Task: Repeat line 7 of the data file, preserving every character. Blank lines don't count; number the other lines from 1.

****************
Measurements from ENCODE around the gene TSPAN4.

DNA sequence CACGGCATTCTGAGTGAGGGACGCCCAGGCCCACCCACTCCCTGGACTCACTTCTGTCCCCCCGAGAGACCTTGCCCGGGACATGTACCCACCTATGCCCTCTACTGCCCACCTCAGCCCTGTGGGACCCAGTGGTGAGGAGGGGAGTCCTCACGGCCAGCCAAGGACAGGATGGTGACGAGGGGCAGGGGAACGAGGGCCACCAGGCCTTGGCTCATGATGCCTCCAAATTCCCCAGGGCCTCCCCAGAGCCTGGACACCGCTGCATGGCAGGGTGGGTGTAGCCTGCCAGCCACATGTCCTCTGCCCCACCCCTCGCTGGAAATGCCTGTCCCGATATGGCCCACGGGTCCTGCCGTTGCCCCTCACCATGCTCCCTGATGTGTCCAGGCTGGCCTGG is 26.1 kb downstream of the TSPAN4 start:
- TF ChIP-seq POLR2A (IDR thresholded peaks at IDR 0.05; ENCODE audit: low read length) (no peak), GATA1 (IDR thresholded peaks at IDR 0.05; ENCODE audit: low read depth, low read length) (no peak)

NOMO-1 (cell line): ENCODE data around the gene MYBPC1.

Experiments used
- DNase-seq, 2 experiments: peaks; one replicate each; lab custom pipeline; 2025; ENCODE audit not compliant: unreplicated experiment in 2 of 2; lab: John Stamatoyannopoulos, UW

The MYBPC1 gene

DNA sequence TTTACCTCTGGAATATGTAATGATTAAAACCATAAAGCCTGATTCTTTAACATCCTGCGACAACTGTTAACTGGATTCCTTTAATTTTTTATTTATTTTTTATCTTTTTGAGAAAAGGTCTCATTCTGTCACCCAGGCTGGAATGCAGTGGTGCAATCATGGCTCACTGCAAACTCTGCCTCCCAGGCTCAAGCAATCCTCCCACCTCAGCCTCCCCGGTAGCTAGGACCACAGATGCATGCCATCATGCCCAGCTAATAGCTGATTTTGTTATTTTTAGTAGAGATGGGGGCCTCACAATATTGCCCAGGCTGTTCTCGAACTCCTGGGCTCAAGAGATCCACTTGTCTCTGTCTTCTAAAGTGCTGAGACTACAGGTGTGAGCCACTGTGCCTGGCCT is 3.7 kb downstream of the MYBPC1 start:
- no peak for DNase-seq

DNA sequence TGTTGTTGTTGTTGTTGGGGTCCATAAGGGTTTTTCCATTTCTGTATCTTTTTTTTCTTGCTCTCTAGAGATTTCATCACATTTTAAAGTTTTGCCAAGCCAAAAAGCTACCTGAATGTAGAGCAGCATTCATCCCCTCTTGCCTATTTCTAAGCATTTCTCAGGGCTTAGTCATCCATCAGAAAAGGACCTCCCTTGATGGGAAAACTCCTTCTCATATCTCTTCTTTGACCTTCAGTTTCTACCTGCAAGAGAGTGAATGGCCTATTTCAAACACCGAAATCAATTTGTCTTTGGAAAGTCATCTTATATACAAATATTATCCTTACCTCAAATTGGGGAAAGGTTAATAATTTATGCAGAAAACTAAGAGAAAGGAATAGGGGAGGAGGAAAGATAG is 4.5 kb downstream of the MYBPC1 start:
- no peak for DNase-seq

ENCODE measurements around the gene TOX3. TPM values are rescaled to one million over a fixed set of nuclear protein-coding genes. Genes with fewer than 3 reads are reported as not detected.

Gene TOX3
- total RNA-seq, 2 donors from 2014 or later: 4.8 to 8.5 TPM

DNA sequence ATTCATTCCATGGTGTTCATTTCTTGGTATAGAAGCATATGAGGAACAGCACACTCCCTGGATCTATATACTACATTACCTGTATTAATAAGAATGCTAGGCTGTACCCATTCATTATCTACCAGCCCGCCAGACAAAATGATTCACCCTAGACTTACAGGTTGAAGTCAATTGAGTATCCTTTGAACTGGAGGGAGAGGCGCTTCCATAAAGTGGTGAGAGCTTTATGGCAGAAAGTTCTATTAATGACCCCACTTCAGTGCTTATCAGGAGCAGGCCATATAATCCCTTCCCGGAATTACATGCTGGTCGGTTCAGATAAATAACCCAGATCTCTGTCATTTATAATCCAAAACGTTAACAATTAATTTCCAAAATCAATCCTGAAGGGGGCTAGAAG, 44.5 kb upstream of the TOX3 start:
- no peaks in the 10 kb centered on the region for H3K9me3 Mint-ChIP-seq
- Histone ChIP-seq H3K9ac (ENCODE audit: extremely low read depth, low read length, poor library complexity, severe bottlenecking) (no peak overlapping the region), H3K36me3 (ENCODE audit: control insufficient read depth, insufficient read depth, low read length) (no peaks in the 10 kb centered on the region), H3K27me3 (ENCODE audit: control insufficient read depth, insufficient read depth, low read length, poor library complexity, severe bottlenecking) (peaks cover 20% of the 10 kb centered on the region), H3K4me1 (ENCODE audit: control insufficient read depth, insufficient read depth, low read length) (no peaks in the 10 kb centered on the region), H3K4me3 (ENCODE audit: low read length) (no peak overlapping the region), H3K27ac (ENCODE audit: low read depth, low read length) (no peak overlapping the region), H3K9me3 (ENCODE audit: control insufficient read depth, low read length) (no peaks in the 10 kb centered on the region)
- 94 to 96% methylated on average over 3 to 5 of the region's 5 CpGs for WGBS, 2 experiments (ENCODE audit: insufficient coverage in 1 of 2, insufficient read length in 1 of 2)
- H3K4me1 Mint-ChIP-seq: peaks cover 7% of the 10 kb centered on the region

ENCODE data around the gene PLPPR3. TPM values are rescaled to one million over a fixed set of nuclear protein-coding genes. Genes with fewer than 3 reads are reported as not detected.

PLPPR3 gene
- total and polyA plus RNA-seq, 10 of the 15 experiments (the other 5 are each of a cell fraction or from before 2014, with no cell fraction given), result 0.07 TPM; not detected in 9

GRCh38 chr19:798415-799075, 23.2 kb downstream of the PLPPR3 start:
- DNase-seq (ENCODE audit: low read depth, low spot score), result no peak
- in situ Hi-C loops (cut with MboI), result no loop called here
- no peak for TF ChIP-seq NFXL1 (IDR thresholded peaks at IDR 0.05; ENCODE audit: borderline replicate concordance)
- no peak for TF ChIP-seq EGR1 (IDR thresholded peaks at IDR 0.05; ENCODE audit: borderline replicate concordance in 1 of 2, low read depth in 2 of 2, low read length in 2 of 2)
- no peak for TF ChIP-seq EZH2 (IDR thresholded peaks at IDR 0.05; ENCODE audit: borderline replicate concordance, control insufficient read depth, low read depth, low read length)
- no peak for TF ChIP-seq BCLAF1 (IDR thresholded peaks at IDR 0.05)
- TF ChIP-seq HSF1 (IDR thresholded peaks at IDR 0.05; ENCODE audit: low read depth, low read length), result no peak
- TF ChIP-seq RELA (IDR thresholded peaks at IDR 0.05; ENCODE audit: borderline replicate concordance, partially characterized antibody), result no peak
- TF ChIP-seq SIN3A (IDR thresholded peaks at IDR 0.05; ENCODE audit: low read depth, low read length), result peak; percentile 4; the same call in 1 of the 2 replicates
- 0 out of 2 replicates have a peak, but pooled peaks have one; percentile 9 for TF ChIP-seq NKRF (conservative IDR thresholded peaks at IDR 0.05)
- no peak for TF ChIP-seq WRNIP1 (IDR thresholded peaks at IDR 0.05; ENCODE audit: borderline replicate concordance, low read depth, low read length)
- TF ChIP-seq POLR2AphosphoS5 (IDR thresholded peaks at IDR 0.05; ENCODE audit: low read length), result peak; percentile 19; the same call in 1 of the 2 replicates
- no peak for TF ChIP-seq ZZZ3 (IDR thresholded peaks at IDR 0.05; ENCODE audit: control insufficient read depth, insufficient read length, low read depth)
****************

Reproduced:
The MYBPC1 gene